e-Newsletter of Moravian College and Moravian Theological Seminary | September 14, 2012 Twitter Facebook

We are all related

Winona LaDuke challenges students to think

Winona LaDuke speaks at Fall Convocation.

The new academic year and the IN FOCUS year of Sustainability officially began with Fall Convocation last Thursday and an inspiring keynote address by Winona LaDuke, a staunch advocate for sustainability in all its forms.

LaDuke opened her speech, Building a Green Economy: Indigenous Strategies for a Sustainable Future, with a few words and phrases in her native language, beautifully describing how the Anishinaabekwe describe the  seasons of the moon. Throughout her talk, LaDuke made points about a sober subject with humor. She spoke quietly and calmly, yet passionately, about the possibilities of building a world based on its creator’s laws, rather than man’s.

“Consider the possibility of a world view that has nothing to do with empire,” she began. “A society based on conquest is not sustainable. There are only so many places you can plant your flag. Instead, consider making peace. Consider getting outside the box to see what that looks like.”

The precepts of sustainability are clear in the indigenous community. In addition to acknowledging that the creator’s law is highest, she reminded the audience that “we are all related. Whether you have fins, paws, hands or roots, we value our relatives. And in each deliberation, we consider the impact on the 7th generation from now,” she said. “That’s how you get to be around for thousands of years.”

Consider the differences between a culture that values the natural way of things, of the cyclical nature of the earth with one in which levels of pollutants in the air, water and on the land change depending on which political party is in office. That is not being “related.”

“While we in this country consume most of the world’s resources and generate the most waste, we leave our relatives around the world to live as paupers,” she said.

President Christopher Thomforde and Dean Gordy Weil join in the applause for LaDuke's speech.

In addition to the environmental crisis facing the planet, LaDuke talked about the social and cultural way of life that has created more than two million prisoners in this country, the highest rate in the world. And she discussed the unsustainable economy as well.

“We don’t think in terms of 7th generation, rather we think in terms of quarterly profits and fiscal years. We’re so time conscious, but only in the short-term, not in terms of generations.”

LaDuke encouraged the students, faculty and staff to think in bigger terms and about larger issues—to be concerned about the species headed for extinction and the loss of 40 percent of the polar ice caps—to be aware of our daily consumption and what we routinely waste.

She used concrete examples from her personal experience as an educator, author and advocate (although she declined the title of activist) and painted a vivid picture of her people—living in the poorest county in the country, with a 50 percent unemployment rate and with one-third afflicted with diabetes—“these are statistics where you wouldn’t bet on the people involved, but we decided we didn’t want to continue in this way.” And so LaDuke and her friends and family began to fight, to be the ones who controlled the change in their world, and they have made huge strides forward in the 30 years she has lived on the White Earth reservation in northern Minnesota.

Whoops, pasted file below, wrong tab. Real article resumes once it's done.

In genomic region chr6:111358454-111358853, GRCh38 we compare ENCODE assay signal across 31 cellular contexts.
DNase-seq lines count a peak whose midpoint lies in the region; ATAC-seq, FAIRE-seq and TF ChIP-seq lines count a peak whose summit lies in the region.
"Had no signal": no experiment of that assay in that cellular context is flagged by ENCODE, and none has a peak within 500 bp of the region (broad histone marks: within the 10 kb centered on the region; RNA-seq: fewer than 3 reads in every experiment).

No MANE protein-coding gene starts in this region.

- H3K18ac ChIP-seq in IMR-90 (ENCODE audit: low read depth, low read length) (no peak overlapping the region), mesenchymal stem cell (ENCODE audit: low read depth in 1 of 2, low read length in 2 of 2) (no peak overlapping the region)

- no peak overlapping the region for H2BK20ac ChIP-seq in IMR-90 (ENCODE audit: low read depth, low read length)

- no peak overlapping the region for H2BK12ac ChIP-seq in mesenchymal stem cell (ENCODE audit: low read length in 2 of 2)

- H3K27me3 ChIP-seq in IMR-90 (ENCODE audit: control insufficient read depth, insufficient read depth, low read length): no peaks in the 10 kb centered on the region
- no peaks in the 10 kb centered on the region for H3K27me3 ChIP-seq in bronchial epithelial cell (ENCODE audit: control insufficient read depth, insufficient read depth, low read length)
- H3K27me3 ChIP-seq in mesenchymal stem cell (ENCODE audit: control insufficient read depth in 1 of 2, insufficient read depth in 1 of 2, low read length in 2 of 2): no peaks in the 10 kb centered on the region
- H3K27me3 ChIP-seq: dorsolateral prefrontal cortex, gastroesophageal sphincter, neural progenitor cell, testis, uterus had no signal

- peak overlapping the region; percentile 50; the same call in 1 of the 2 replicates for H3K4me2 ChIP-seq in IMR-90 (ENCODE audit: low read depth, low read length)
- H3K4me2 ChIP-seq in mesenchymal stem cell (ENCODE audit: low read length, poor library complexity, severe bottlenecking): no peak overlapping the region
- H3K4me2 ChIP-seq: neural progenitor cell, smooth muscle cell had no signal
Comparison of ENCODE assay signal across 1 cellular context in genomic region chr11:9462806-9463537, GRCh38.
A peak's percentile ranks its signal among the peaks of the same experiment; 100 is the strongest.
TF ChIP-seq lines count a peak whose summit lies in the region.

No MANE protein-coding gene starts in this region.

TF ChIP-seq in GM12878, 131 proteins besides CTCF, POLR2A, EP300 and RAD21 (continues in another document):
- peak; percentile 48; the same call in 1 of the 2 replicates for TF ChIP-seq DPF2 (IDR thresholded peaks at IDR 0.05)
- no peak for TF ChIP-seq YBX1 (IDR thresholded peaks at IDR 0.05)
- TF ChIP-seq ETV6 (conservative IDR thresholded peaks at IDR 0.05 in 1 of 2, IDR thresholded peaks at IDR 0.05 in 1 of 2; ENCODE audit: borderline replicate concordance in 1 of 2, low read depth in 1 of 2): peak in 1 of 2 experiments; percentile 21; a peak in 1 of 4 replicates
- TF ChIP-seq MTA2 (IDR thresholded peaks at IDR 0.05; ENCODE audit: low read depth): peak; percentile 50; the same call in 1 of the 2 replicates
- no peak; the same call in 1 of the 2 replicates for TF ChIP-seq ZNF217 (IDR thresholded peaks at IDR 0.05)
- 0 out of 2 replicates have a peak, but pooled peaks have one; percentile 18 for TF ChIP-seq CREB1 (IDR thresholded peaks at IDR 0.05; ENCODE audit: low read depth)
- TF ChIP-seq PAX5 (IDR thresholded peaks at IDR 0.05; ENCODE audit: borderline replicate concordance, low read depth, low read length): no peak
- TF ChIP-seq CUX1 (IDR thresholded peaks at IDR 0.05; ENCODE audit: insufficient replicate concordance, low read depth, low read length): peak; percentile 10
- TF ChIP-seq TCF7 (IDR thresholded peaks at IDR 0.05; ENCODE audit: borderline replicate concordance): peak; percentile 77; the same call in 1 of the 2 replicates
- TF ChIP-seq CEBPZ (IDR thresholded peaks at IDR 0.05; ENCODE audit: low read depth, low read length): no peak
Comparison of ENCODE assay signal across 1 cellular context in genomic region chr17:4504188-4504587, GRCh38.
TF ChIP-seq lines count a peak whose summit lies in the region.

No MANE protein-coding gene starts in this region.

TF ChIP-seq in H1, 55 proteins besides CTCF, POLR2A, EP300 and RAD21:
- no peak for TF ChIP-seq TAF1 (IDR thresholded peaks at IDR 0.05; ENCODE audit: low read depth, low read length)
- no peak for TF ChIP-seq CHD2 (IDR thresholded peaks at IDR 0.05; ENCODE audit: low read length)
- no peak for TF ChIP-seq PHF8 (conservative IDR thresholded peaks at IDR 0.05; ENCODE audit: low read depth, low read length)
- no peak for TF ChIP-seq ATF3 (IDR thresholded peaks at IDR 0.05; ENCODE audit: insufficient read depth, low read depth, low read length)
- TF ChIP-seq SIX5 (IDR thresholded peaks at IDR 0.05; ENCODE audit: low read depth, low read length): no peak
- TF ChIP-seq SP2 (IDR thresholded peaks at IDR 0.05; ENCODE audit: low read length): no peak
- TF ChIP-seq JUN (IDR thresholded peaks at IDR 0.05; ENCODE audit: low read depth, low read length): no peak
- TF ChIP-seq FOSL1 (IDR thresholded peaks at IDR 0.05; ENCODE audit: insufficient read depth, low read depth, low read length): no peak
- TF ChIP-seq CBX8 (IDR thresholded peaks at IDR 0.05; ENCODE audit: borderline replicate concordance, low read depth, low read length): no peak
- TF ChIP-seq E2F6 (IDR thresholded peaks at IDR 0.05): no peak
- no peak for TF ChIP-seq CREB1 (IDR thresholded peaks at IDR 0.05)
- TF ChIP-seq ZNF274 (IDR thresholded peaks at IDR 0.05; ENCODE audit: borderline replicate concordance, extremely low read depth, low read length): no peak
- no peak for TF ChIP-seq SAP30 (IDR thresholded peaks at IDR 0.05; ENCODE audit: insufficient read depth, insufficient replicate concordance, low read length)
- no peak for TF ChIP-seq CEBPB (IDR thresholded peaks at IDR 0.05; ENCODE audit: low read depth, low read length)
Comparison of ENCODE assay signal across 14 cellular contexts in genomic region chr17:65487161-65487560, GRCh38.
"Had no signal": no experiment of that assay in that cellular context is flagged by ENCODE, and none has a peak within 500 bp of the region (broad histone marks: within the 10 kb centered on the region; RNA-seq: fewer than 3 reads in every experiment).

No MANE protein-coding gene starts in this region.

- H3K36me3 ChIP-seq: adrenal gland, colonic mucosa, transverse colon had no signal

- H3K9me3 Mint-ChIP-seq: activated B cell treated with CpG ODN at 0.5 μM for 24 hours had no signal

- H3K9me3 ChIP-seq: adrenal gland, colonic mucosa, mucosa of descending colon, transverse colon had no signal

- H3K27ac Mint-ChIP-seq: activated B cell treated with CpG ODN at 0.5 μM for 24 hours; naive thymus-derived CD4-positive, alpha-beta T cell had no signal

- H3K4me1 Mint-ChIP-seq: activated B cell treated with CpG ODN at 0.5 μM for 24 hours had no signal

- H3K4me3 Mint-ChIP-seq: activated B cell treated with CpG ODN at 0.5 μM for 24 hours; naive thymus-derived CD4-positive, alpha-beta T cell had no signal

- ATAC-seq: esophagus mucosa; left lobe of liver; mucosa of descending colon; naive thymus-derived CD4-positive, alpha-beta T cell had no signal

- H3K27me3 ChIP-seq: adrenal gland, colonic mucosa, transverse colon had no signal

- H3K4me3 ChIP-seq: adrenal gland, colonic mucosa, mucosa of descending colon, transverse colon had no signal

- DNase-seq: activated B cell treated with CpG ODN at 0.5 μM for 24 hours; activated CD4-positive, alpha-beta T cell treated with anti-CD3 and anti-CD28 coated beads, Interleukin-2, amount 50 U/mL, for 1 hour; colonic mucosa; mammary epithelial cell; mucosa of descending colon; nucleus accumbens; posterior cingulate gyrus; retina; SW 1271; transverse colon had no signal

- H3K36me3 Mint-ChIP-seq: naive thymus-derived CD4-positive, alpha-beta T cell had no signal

“We have bought back 1400 acres of our land so far; we grow “old” varieties of corn (that are higher in protein and lower in fat); we use wind and solar power; we fought off a proposed nuclear waste dump, coal plants and clear cutting,” she explained. “That’s how to say ‘no’—fight and offer alternatives. Decide how you want to be, and be the people in the front seat, not in the back seat.”

She continued to compare the progress made by those on the reservation because they set their minds to creating positive change in their community. She talked about major life changes proudly, yet simply, accepting that the results naturally followed the actions. And she explained how anyone listening can do the same to make their world a better place.

“Think critically, don’t just follow,” she stated. “Be mindful and thoughtful. Be energy efficient. Consume less.
“We all have immense potential. It’s important to use it well … to have the courage to be unafraid to step out of the box, and the wisdom to recognize all our relatives,” she said. “We are the ancestors of those to come. We want them to be grateful for what we did.”

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Well-known for her work on sustainable development, climate change and environmental justice in Native America, LaDuke has devoted her life to protecting the lands and the life of Native communities. She is a graduate of Harvard and Antioch universities and holds advanced degrees in rural economic development. She is also the executive director of Honor the Earth, where she works on a national level to advocate, raise public support and create funding for frontline native environmental groups. In 1996 and 2000, she was the vice presidential candidate on the Green Party ticket with Ralph Nader, and she has written extensively on Native American and environmental issues.

Fall Convocation and the Cohen Keynote speaker are supported by Nancy and Martin Engels in memory of Nancy’s parents, Bernard L. and Bertha F. Cohen ’37.